Yet more planes set to soar over county

SUFFOLK'S skies will take thousands more planes a year set to fly over the region - with Norfolk escaping with very few extra.

SUFFOLK'S skies will take thousands more planes a year set to fly over the region - with Norfolk escaping with very few extra.

Skylords have decided against the expansion of controlled air space and to make better use of the areas already designated for passenger planes, it was revealed today.

Apart from south Norfolk where it meets the Suffolk border, Norfolk will not see huge amounts of lower flying commercial air traffic because unlike Suffolk it is not covered by controlled airspace.

But while experts say the reorganisation could initially mean less jets, inevitably - with government saying air traffic will double - it will mean more in the long run.

Air traffic is growing at about 4.5 per cent a year, but Suffolk is suffering a greater upsurge because of the huge increase in flights to eastern Europe, which fly in and out straight over the county.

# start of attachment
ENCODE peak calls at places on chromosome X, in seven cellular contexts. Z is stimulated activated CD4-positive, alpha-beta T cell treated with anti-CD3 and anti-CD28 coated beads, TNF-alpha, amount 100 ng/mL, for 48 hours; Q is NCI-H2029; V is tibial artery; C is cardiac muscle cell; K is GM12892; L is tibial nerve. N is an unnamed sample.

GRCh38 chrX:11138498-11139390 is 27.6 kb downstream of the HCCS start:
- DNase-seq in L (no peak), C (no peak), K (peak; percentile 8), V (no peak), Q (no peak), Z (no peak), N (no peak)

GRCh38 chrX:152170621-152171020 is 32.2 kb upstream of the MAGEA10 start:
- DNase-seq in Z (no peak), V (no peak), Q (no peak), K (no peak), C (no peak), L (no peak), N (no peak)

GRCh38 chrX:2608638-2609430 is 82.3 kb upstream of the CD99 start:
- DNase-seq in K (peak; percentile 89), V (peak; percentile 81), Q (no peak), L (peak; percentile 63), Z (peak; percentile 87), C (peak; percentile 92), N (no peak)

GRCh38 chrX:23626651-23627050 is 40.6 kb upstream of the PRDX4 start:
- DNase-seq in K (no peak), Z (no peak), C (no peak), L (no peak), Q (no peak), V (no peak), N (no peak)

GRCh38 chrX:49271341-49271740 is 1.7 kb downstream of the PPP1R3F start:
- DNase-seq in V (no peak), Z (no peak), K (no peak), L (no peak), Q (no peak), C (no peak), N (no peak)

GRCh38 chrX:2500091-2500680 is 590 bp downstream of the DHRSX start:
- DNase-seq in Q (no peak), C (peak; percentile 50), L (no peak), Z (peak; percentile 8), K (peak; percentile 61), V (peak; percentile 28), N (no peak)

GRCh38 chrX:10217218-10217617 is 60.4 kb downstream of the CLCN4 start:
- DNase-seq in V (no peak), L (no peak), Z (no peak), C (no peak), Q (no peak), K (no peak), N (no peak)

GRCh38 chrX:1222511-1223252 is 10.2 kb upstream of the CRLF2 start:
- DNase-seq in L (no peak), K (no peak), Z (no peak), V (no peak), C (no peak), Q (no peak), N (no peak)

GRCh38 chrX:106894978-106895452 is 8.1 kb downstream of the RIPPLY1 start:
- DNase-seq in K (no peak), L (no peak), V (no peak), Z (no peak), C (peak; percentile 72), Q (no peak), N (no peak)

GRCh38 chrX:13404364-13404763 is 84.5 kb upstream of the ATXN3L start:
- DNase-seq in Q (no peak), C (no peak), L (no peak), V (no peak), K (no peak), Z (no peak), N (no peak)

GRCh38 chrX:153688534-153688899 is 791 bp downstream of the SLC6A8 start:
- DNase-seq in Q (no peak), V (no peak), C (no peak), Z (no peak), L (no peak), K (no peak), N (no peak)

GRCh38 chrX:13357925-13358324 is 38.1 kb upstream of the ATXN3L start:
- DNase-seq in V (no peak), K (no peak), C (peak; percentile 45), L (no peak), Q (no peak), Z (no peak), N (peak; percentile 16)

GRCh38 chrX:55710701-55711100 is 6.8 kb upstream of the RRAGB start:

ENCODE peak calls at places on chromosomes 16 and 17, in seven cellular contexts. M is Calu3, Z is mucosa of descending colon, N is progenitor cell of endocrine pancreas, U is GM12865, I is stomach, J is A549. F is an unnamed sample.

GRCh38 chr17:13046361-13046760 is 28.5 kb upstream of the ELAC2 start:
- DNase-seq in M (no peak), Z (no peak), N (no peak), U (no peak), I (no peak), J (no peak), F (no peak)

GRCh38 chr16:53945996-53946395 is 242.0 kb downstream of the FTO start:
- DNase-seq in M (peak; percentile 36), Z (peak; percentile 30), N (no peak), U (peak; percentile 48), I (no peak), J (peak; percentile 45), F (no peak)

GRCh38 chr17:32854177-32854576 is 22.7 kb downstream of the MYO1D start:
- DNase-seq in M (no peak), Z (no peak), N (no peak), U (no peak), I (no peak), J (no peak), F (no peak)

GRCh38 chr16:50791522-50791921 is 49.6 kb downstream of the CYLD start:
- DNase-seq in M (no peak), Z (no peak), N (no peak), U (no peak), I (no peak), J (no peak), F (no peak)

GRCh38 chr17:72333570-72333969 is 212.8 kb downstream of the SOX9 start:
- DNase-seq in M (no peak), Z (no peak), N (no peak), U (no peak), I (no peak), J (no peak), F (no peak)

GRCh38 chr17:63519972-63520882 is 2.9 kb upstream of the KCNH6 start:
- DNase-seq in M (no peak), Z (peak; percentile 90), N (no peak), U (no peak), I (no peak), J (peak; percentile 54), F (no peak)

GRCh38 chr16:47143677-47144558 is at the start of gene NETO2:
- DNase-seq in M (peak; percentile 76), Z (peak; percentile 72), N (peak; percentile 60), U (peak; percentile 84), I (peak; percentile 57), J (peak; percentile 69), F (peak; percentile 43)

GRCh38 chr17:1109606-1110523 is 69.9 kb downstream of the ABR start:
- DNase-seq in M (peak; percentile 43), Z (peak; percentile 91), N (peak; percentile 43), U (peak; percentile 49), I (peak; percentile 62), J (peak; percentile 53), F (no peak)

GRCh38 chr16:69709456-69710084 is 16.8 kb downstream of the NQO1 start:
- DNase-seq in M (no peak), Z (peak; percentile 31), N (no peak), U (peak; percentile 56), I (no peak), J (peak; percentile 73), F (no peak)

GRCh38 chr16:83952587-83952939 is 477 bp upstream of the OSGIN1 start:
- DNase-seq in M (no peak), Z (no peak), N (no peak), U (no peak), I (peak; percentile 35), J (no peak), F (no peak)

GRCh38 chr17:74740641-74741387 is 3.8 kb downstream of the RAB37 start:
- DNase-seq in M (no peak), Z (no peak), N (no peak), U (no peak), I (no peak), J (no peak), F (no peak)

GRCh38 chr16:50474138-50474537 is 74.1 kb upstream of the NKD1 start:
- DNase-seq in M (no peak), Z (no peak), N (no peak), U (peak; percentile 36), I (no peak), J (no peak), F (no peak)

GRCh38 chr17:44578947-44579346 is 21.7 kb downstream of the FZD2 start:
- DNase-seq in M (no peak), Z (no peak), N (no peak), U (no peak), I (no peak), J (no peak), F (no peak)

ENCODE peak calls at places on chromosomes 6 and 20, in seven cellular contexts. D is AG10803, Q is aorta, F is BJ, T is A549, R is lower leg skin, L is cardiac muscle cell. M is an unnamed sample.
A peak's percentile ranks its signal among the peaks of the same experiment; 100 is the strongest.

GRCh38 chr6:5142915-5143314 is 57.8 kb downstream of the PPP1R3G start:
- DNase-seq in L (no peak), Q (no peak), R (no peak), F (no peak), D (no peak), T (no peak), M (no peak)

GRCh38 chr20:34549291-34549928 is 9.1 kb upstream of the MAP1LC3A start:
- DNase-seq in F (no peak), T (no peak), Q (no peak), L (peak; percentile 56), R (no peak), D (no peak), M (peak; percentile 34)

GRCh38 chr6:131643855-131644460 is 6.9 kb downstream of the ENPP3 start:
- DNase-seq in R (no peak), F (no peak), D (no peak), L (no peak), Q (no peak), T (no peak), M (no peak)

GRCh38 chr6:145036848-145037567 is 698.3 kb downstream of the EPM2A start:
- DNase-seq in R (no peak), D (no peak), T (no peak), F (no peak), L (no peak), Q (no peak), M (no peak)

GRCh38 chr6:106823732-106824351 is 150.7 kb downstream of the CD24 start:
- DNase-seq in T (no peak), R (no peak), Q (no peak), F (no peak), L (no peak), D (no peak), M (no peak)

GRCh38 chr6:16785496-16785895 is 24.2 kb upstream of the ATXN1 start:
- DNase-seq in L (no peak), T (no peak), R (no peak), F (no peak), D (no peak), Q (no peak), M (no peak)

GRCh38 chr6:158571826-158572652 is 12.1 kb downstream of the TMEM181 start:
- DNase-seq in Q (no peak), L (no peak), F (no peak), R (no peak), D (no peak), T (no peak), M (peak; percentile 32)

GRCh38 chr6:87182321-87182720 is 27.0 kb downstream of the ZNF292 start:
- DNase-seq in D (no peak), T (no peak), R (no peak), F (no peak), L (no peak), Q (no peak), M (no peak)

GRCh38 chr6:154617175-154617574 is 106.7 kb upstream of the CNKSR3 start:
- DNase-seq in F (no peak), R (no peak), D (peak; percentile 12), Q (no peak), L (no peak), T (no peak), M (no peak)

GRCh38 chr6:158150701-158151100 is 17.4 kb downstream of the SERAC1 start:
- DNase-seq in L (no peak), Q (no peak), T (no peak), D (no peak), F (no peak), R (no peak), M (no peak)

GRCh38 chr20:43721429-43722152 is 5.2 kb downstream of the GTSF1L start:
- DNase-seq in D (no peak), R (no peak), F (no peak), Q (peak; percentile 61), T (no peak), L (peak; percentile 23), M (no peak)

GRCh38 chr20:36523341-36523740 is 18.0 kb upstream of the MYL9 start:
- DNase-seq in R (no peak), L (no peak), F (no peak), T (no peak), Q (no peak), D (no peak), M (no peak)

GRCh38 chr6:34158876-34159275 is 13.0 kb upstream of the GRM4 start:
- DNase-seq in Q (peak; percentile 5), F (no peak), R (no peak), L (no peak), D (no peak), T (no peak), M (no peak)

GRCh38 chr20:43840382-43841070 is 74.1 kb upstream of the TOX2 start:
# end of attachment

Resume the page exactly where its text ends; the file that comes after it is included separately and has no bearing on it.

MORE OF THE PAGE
This week Luton announced three new destinations in Slovakia and extra flights to Prague in the Czech Republic, as well as new services to Romania, Austria, and Scandinavia, with all the planes set to go over Suffolk, causing more noise and pollution.

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But while a new road or major planning development would have a public inquiry before it is allowed, the public will have little real say in what happens in the sky above them and county council chiefs will speak on their behalf.

Carole Leslie, head of terminal airspace development for National Air Traffic Services, confirmed the airspace changes being planned would not include Norfolk.

She said: “We are not expanding the area of controlled airspace - what we want to do is to use the current airspace more efficiently and effectively.

“The forecasts are for a big increase in air traffic in the years ahead - not just from Heathrow, Stansted, or Gatwick, but from many of the other airports, too.

“We need to be able to cope with that demand.”

The airspace changes - which are still being finalised and will be unveiled sometime in the first three months of next year - are expected to last between five and seven years before fresh alterations are needed.

If agreed by the Civil Aviation Authority, the changes would come into effect in 2009.

Do you think more planes should be sent over Suffolk? Write to Your Letters, Evening Star, 30 Lower Brook Street, Ipswich, IP4 1AN, or e-mail

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